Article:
(Myxozoa) [4]
Echinoderms Starfish, Caswell Bay - geograph.org.uk - 409413.jpg 7,500 [1] 7,500 [1] Yes [3]
Molluscs snail 85,000 [1]
107,000 [13]

35,000 [13]

60,000 [13]
5,000 [2]
12,000 [13]
Yes [3] >5,600 [4]
Nematodes CelegansGoldsteinLabUNC.jpg 25,000 [1] Yes (soil) [3] 4,000 [5] 2,000 [2] 11,000 [5] 14,000 [5]
Platyhelminthes Pseudoceros dimidiatus.jpg 29,500 [1] Yes [14] Yes [3] 1,300 [2] Yes [3]

3,000–6,500 [15]

>40,000 [4]

4,000–25,000 [15]

Rotifers 20090730 020239 Rotifer.jpg 2,000 [1] >400 [16] 2,000 [2] Yes
Sponges A colourful Sponge on the Fathom.jpg 10,800 [1] Yes [3] 200-300 [2] Yes Yes [17]
Total number of described extant species as of 2013: 1,525,728 [1]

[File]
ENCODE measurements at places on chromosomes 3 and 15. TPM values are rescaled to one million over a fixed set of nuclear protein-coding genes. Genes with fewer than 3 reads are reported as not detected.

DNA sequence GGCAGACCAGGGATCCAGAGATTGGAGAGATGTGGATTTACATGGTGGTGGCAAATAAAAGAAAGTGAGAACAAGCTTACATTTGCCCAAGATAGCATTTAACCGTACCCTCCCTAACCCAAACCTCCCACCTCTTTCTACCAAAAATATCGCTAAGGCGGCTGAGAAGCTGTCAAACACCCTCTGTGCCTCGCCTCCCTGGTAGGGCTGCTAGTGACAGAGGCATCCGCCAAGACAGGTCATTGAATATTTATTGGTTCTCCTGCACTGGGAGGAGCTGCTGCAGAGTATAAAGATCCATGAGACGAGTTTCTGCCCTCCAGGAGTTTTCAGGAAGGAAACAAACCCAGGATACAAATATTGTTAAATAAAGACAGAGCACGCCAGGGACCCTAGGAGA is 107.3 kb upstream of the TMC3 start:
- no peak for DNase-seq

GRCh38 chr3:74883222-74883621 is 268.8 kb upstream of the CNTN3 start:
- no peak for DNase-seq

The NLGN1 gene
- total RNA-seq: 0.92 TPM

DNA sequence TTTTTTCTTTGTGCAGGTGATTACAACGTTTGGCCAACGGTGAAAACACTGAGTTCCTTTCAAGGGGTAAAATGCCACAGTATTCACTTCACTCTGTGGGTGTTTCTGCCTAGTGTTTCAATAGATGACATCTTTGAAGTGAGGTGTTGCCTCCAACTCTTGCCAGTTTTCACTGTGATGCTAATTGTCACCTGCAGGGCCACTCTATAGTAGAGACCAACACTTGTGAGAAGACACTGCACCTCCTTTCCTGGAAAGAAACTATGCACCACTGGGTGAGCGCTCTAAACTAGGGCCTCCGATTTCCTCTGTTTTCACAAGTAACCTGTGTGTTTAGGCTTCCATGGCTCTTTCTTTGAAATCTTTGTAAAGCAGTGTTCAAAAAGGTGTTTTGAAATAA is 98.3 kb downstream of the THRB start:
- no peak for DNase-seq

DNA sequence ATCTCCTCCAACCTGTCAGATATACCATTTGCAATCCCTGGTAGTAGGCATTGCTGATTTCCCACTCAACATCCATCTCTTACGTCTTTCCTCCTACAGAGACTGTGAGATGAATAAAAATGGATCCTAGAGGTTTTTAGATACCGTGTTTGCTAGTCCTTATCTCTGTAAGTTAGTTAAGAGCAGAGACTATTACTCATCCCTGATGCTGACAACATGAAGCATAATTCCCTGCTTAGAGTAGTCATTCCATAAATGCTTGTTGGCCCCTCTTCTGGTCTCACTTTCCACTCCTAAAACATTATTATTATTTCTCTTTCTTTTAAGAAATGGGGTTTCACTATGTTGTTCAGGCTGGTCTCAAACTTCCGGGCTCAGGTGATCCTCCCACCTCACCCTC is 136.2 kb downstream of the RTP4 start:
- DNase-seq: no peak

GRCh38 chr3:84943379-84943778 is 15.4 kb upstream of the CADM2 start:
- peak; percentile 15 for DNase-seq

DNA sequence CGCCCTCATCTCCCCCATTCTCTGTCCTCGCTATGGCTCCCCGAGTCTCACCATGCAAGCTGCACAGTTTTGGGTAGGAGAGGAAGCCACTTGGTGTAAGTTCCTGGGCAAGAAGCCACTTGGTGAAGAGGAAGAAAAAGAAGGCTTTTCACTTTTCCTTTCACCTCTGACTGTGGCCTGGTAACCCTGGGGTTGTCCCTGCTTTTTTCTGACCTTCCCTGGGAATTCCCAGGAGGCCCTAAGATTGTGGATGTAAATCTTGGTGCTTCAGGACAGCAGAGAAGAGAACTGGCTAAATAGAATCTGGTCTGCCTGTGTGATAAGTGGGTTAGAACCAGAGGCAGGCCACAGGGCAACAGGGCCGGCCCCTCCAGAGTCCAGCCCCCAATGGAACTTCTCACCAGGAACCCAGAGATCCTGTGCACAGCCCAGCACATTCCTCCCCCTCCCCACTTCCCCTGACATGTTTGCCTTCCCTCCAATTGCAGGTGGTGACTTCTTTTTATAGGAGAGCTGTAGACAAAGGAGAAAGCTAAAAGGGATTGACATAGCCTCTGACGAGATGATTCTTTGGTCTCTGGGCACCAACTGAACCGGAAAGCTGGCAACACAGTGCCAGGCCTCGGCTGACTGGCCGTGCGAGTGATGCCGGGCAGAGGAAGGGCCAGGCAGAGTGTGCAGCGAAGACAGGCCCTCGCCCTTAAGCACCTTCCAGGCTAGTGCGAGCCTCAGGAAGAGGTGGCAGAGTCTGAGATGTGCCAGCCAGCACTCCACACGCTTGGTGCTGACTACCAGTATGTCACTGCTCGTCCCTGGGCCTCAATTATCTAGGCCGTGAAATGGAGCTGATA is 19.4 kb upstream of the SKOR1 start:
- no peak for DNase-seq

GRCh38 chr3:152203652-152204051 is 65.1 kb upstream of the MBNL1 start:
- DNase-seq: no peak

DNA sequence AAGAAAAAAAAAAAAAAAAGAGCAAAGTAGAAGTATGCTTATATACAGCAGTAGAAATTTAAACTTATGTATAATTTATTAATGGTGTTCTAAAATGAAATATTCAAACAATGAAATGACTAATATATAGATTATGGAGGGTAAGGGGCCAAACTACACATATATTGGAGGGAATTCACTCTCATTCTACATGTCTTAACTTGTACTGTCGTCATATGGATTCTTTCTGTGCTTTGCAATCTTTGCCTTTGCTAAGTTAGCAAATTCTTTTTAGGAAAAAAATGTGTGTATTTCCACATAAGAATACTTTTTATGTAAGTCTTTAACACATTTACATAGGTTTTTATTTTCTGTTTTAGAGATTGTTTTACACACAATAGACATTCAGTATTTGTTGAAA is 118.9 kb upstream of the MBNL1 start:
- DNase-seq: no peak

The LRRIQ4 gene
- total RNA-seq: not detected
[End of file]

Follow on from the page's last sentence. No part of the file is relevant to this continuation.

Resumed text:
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  1. ^ The application of DNA barcoding to taxonomy further complicates this; a 2016 barcoding analysis estimated a total count of nearly 100,000 insect species for Canada alone, and extrapolated that the global insect fauna must be in excess of 10 million species, of which nearly 2 million are in a single fly family known as gall midges ( Cecidomyiidae). [8]
  2. ^ Not including parasitoids. [4]
  1. ^ a b c d e f g h i j k l m n Zhang, Zhi-Qiang (2013-08-30). "Animal biodiversity: An update of classification and diversity in 2013. In: Zhang, Z.-Q. (Ed.) Animal Biodiversity: An Outline of Higher-level Classification and Survey of Taxonomic Richness (Addenda 2013)". Zootaxa. 3703 (1): 5. doi: 10.11646/zootaxa.3703.1.3. Archived from the original on 24 April 2019. Retrieved 2 March 2018.
  2. ^ a b c d e f g h i j Balian, E. V.; Lévêque, C.; Segers, H.; Martens, K. (2008). Freshwater Animal Diversity Assessment. Springer. p. 628. ISBN  978-1-4020-8259-7.